Jessica Speart grew up dreaming of Broadway, preparing for the day she would portray fascinating women with all the nuance and grace of Meryl Streep.

A fiery redhead from New Jersey, Speart trained at the Lee Strasberg Theater Institute, which helped her to land parts in off-Broadway productions, television commercials and eventually the ABC soap opera One Life to Live, where she played the recurring role of Angela Foster.

But when success finally arrived, Speart was no longer content to play a role in someone else's adventure; she wanted the one life she lived to be her own.

"I had studied acting since I was 13 years old and I was as focused and obsessed with that as I now am with this," she says by phone from San Francisco, where she is researching her eighth wildlife mystery. "I loved it, but I just reached a point where I realized I wasn't going to be Meryl Streep. It just wasn't in the stars." But what was? She didn't have a clue.

Then life intervened.

"My epiphany came when I was killed off the soap opera by this one-armed scientist, and I thought, this is great, what do I do now? I had all these really crappy part-time jobs, I had broken up with my boyfriend, and I thought, something has to change. So I took all the money I had saved working catering jobs and I went to Africa I blew it on Africa." Her travels to Kenya and Tanzania ushered in a decade spent writing magazine articles about the plight of wildlife endangered by poachers, smugglers and corporate polluters. Speart was outraged to learn that wildlife crime, including the traditional Chinese medicine black market in everything from rhino horns to bear gall bladders, is a $12-$15 billion a year industry, second only to illegal drug and arms smuggling.

Through field research, she met and earned the trust of special agents of the U.S. Fish and Wildlife Service. She found them as fascinating and imperiled as the endangered species they try to protect.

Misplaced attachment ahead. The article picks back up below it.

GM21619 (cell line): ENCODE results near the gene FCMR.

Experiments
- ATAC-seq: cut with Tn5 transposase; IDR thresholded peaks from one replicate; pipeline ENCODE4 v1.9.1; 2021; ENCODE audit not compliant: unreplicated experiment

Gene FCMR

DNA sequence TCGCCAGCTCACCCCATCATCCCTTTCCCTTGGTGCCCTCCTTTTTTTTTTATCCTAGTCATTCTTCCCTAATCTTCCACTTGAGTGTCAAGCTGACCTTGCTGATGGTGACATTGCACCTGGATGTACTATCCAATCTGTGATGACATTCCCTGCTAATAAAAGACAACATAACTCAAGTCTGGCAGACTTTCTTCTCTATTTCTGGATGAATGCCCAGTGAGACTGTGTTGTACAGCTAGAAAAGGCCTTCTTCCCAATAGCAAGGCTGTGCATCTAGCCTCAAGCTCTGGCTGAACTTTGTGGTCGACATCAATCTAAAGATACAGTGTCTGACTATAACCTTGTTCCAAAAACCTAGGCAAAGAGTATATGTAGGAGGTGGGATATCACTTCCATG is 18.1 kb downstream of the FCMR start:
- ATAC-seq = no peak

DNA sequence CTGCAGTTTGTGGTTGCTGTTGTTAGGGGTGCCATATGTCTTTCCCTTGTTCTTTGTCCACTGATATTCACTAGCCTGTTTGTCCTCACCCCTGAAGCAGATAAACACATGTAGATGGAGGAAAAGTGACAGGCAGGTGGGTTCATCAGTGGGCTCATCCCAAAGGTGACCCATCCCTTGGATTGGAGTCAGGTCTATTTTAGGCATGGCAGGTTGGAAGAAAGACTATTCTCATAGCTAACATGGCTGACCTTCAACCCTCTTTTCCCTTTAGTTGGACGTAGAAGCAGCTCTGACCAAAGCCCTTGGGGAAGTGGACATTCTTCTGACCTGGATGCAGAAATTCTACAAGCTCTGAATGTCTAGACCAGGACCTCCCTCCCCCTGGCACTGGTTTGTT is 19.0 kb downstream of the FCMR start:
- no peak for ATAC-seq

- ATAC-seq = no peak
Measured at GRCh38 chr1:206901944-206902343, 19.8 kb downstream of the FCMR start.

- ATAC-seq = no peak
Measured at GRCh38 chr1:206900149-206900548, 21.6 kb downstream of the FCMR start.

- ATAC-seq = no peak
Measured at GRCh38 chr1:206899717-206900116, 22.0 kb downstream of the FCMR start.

"It's a very closed, tight little network. They are basically battered by their own agency; there are very few of them, they don't get a lot of money or moral support, they're fighting their own administration, the bureaucracy, all the powers that be, the politicians. I have always been for the underdog and I really started to tell a lot of stories about what they were up against and the agents started to open up to me." Her desire to alert a broader readership to the plight of endangered wildlife prompted her to turn to fiction. Her 1997 debut, Gator Aide, launched her wildlife mystery series featuring Rachel Porter, a spunky Fish and Wildlife special agent who is equally at odds with both the bad guys and her own pencil-pushing superiors.

Coastal Disturbance, the latest entry in the series, finds Agent Porter up to her neck in trouble amid the swamps of southern Georgia, where she uncovers an illegal manatee water park. When the docile manatees start dying, she traces the source to toxic discharge from a powerful corporate polluter with sinister friends in high places including Porter's own agency.

"One of the reasons mystery writers become mystery writers is because they want to see justice done," Speart says. "You're really frustrated with the system." In the course of her research for the series, Speart has had a few brushes with Indiana Jones-style adventure: She's done tequila shots with a tattooed stripper, visited a drug smuggler's viper collection and entered a cage alone with two mountain lions.

These days, when this former actress dons a role, she's doing it for herself and her readers.

"Things that you would never do in real life, you do when you're researching. Rachel becomes a role; I become Rachel," she admits. "You trade one unstable future for another, but writing has definitely been better for me." Jay Lee MacDonald is a professional writer based in Naples, Florida.

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